The following morning I asked the laboratory supervisor to ask Philemon to come and see me. At about 09h30 there was a knock on my office door and Philemon stuck his head around the corner. The conversation proceeded as follows:

“Hello Philemon, please come in and sit down”. The shock on his face had to be seen to be believed, because in Phalaborwa at the time it was not usual for a black person to sit down in a line manager’s office.

“Would you like some tea?”  Once again the shock because, as far as I am aware, no black person had ever enjoyed a cup of tea, drinking out of a white man’s cup, in a line manager’s office.

“Philemon, I think you hate me” – a charge he vigorously denied. “Oh come on Philemon, do you mean to tell me that the show you put on last night wasn’t designed to intimidate me?” Again the vigorous denial.

“Is it because of my white skin? I was born with this colour skin and had absolutely no choice in the matter” Again the vigorous denial.

“Is it because I am a manager and you are a worker? We may have different jobs but we are both employees you know – I do not own this factory”. Again the vigorous denial.

Now we were on my territory and I had him backtracking helter-skelter. After a few more verbal skirmishes he left my office and I went back to work. I subsequently heard however that this was not the end of it as far as he was concerned. Apparently he called the laboratory staff together and notified them, in no uncertain terms, that while industrial action in the factory would continue, labour disputes, coming to work late or drunk and other acts of indiscipline would cease immediately in the laboratory. And it did – we had no more disciplinary actions in spite of the fact that the laboratory staff were the most politically active of all employees on site. On the contrary, it was somehow decided that I was the only person on the site who was allowed to chair disciplinary hearings.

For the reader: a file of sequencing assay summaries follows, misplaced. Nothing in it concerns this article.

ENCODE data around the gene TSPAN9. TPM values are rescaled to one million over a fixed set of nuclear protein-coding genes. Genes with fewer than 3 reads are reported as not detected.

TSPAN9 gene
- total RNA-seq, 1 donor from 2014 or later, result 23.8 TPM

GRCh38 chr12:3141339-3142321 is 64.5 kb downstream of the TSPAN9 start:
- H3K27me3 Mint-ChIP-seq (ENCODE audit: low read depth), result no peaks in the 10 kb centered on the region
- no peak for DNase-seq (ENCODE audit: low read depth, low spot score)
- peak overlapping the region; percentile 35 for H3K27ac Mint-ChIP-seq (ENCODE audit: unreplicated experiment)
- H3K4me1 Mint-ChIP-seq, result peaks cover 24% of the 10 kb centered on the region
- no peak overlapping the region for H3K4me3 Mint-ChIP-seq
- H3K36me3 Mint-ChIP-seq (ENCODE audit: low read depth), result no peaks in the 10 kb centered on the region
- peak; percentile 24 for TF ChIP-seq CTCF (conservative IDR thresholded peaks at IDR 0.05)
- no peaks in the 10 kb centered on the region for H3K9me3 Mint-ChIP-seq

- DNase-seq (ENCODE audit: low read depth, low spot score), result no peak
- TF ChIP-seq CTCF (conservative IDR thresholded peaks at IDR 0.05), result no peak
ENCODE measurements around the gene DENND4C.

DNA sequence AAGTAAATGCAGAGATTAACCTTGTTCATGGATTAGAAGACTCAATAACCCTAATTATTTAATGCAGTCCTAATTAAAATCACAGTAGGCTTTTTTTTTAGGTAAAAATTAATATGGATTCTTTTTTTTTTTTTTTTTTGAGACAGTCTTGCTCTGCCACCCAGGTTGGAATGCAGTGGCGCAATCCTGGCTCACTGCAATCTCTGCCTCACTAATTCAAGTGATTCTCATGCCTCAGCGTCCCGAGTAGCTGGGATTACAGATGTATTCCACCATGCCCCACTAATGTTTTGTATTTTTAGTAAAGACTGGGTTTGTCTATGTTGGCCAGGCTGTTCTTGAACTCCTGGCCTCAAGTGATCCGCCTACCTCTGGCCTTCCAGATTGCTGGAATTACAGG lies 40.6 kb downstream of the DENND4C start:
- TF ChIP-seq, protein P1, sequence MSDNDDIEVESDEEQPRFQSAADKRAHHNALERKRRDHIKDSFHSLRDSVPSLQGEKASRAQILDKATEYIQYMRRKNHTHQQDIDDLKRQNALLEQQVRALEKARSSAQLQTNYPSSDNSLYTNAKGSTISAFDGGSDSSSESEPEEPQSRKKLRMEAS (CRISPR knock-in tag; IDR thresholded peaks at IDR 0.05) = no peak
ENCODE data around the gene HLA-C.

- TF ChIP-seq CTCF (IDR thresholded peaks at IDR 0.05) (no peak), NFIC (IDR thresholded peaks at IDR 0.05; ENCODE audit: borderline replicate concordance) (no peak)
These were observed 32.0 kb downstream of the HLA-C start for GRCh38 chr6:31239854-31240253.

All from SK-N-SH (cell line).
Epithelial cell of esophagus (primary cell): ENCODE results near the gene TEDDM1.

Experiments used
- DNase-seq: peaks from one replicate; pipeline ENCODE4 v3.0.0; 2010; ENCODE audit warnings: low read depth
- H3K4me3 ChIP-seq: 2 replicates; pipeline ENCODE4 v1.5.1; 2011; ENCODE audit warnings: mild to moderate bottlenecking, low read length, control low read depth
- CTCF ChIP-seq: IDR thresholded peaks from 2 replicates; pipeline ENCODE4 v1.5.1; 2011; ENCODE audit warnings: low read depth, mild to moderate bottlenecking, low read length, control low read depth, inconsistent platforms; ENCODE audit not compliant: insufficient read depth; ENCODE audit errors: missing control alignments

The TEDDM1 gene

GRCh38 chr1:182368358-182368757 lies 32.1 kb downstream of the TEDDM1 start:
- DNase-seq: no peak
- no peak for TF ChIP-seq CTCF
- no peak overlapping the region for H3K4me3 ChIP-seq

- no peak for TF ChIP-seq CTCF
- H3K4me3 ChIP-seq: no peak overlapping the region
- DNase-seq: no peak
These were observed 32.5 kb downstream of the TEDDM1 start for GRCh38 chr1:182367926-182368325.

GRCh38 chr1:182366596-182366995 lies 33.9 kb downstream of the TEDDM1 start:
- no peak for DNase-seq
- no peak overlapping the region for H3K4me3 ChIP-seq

Another event occurred which was related to this incident. For several months I had attempted to address complaints about the lack of sporting facilities in Namagale, the neighbouring African township, without success. On one particular day events came to a head. After much effort, I had assembled a convoy of earthmoving equipment ready to travel to Namagale the following morning to level the football (soccer) field once and for all.

At about 16h00 that afternoon there was a knock on my office door. One of the Shop Stewards stuck his head around the door and said simply: “You are not going to Namagale tomorrow”.  I nearly blew my top. We have done all of this work and now you mess it up etc. Once again he said calmly: “You are not going to Namagale tomorrow”. “Why not” I shouted and again burst into a tirade. But he was unwilling to give me a reason. Eventually I backed down and agreed not to go to Namagale the following morning.

However a colleague from one of the neighbouring companies did go into Namagale that morning. He drove into the grounds of a school they had built. The schoolchildren locked the gates of the school behind him, trapping him inside. Then they proceeded to throw rocks and half-bricks at his car. He only managed to escape by driving his car through the locked gates, smashing them and his car in the process. Only then did I realize why “…I should not go to Namagale tomorrow” While nothing was said, it was clear that Philemon and his colleagues saved my life that day.

Eventually I came to realize that all people, black and white, rich and poor, educated or not, of different religions, languages, colour, creeds and levels of education all have much the same in common – i.e. hope for a better future. Philemon taught me some important lessons during that period, for which I am eternally grateful.

Alan McIver

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Last update: 2014-05-14 14:03
Author: Alan McIver
Revision: 1.4